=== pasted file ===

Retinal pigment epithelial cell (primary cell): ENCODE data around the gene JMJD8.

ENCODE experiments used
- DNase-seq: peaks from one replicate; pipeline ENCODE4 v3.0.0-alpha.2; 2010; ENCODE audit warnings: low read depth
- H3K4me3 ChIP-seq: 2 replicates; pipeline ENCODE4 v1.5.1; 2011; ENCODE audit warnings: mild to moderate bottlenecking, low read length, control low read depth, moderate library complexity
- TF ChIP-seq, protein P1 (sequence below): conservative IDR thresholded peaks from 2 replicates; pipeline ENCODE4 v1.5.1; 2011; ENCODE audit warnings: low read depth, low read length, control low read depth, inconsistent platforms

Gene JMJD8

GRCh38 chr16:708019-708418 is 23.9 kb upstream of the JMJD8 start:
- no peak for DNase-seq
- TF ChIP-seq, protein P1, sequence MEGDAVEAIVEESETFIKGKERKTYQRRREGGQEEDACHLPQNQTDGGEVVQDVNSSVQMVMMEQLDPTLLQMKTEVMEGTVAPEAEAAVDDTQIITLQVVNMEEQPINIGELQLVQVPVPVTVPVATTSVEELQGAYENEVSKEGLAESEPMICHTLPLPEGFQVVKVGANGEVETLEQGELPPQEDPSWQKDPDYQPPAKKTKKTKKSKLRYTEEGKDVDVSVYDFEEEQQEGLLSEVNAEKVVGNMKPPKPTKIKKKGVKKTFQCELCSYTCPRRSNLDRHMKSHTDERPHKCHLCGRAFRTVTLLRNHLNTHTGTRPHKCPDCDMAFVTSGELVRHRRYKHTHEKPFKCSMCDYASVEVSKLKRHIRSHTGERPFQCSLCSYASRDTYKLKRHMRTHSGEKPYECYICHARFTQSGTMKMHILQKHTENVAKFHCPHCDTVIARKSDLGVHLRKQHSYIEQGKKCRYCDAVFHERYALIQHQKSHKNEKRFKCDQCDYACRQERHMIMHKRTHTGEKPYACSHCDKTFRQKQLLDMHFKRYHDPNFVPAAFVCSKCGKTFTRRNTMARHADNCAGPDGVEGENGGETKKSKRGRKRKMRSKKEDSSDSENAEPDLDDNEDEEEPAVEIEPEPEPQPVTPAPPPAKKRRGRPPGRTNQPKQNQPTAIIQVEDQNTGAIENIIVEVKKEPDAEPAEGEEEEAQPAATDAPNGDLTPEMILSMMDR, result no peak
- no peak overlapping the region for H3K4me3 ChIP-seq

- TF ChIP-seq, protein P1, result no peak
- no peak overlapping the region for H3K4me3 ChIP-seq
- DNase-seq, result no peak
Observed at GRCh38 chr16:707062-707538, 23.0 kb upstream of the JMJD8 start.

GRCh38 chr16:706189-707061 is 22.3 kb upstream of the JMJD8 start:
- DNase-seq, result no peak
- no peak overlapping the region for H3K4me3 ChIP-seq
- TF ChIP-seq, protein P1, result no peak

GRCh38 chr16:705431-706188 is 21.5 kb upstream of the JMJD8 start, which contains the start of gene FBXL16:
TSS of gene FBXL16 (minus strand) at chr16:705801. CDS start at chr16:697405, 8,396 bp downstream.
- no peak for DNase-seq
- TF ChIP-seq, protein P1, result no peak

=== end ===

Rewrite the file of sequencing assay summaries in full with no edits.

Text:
Retinal pigment epithelial cell (primary cell): ENCODE data around the gene JMJD8.

ENCODE experiments used
- DNase-seq: peaks from one replicate; pipeline ENCODE4 v3.0.0-alpha.2; 2010; ENCODE audit warnings: low read depth
- H3K4me3 ChIP-seq: 2 replicates; pipeline ENCODE4 v1.5.1; 2011; ENCODE audit warnings: mild to moderate bottlenecking, low read length, control low read depth, moderate library complexity
- TF ChIP-seq, protein P1 (sequence below): conservative IDR thresholded peaks from 2 replicates; pipeline ENCODE4 v1.5.1; 2011; ENCODE audit warnings: low read depth, low read length, control low read depth, inconsistent platforms

Gene JMJD8

GRCh38 chr16:708019-708418 is 23.9 kb upstream of the JMJD8 start:
- no peak for DNase-seq
- TF ChIP-seq, protein P1, sequence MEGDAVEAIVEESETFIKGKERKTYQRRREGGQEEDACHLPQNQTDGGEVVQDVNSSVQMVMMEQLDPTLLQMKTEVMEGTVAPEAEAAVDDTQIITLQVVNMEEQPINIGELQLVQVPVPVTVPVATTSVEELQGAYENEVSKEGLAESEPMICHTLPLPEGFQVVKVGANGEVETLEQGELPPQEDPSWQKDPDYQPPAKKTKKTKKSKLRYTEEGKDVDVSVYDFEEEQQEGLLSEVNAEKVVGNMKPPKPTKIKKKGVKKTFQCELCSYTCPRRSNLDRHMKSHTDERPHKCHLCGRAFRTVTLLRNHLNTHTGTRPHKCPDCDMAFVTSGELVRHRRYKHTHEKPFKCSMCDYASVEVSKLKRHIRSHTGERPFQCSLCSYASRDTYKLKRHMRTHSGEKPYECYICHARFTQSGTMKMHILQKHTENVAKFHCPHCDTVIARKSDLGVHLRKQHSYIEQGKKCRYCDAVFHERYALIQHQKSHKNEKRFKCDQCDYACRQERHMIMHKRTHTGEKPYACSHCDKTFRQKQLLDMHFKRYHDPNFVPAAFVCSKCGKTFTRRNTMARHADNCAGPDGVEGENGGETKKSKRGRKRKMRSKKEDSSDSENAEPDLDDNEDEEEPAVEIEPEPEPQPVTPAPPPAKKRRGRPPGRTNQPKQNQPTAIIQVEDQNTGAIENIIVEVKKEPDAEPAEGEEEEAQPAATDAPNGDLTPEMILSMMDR, result no peak
- no peak overlapping the region for H3K4me3 ChIP-seq

- TF ChIP-seq, protein P1, result no peak
- no peak overlapping the region for H3K4me3 ChIP-seq
- DNase-seq, result no peak
Observed at GRCh38 chr16:707062-707538, 23.0 kb upstream of the JMJD8 start.

GRCh38 chr16:706189-707061 is 22.3 kb upstream of the JMJD8 start:
- DNase-seq, result no peak
- no peak overlapping the region for H3K4me3 ChIP-seq
- TF ChIP-seq, protein P1, result no peak

GRCh38 chr16:705431-706188 is 21.5 kb upstream of the JMJD8 start, which contains the start of gene FBXL16:
TSS of gene FBXL16 (minus strand) at chr16:705801. CDS start at chr16:697405, 8,396 bp downstream.
- no peak for DNase-seq
- TF ChIP-seq, protein P1, result no peak